Multiple analytes on one instrument
Multiple sample types
All-in-one test cartridge
Automatic self-check system
No additional calibration necessary
Throughput: 480 tests/hour 580 tests/hour with ISE
Test items on board: 36 items + ISE 3 items
Reaction volume: 120– 300 micro-liter
Patient samples on board: 72 patient samples, 30 STAT samples
Reaction volume: 140– 300 micro-liter
Test items on board: 24 items + ISE 3 items / 36 items + ISE 3 items
Patient samples on board: 30 patient samples
Throughput: 270 tests/hour 450 tests/hour with ISE
R1: 140 ～ 300μl (1μl step）
R2: 20 ～ 260μl (1μl step）
News and Announcements
An enzyme called ITK plays a critical role in the development of Type 1 regulatory (Tr1) cells during an immune response. Researchers could potentially block development of these cells to treat viral and bacterial infections. In experiments with mice, Avery August—professor of microbiology and immunology in Cornell University’s College of Veterinary Medicine—and colleagues found that Tr1 cells increase when a mouse is infected with viruses or bacteria or when fighting tumors. By tempering the development of Tr1 cells, and carefully reducing their activity to suppress the immune response, patients may recover faster from certain diseases.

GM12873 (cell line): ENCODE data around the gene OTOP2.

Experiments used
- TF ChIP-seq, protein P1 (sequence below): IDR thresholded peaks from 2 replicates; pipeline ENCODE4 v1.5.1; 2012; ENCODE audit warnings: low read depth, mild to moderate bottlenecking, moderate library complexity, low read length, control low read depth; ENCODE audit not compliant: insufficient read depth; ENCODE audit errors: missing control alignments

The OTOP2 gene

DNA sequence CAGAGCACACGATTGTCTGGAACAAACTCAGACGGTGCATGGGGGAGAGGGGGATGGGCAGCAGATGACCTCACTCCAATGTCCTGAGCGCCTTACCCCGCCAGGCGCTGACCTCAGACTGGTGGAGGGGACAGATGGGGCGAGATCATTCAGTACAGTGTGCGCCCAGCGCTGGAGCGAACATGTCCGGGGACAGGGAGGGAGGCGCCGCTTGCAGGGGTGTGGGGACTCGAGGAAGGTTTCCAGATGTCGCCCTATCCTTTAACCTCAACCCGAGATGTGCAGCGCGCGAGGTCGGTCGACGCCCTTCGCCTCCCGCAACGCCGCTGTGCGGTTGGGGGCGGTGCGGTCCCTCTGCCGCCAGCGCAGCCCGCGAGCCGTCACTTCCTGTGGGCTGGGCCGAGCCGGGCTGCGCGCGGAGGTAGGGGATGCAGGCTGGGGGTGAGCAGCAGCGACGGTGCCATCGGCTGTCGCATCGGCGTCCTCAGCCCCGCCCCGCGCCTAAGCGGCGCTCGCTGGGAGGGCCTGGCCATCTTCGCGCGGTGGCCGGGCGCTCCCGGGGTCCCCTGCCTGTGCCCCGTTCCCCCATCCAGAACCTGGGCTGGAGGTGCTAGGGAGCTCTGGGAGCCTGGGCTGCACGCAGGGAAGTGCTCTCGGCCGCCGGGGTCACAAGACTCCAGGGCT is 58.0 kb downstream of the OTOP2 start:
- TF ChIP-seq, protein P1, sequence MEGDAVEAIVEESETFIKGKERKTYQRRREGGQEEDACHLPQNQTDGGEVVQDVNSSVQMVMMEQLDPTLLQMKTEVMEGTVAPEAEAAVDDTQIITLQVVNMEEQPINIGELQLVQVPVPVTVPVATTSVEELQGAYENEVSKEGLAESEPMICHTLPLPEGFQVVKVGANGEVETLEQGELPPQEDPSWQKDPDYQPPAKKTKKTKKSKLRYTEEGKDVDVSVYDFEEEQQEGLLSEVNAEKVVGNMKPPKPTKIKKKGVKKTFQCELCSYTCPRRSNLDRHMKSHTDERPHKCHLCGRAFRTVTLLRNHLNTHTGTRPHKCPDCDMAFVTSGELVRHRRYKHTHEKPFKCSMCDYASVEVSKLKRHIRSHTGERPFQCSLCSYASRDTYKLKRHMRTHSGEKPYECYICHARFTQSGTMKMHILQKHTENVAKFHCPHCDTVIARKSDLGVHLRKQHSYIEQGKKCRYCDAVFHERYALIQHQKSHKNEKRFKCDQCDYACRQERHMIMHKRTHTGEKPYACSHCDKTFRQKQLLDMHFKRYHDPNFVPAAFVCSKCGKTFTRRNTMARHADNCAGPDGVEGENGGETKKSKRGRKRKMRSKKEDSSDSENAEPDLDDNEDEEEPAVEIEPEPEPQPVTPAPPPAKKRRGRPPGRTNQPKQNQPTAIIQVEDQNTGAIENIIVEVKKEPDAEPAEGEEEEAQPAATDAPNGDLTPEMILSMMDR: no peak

“This is a balance because these cells are there for a purpose, and we think their purpose is to make sure the immune system doesn’t destroy and cause pathology in an immune response,” August said. The danger with flu, for example, is that at a certain point other types of immune system T cells, whose purpose is to kill infected cells, start to destroy tissue. In such cases, an overactive immune response can lead to death. “We’d have to do experiments to find out whether we can tune the function of Tr1 cells,” August noted, “so we balance the beneficial aspects of the immune response with the damaging aspects of the immune response.”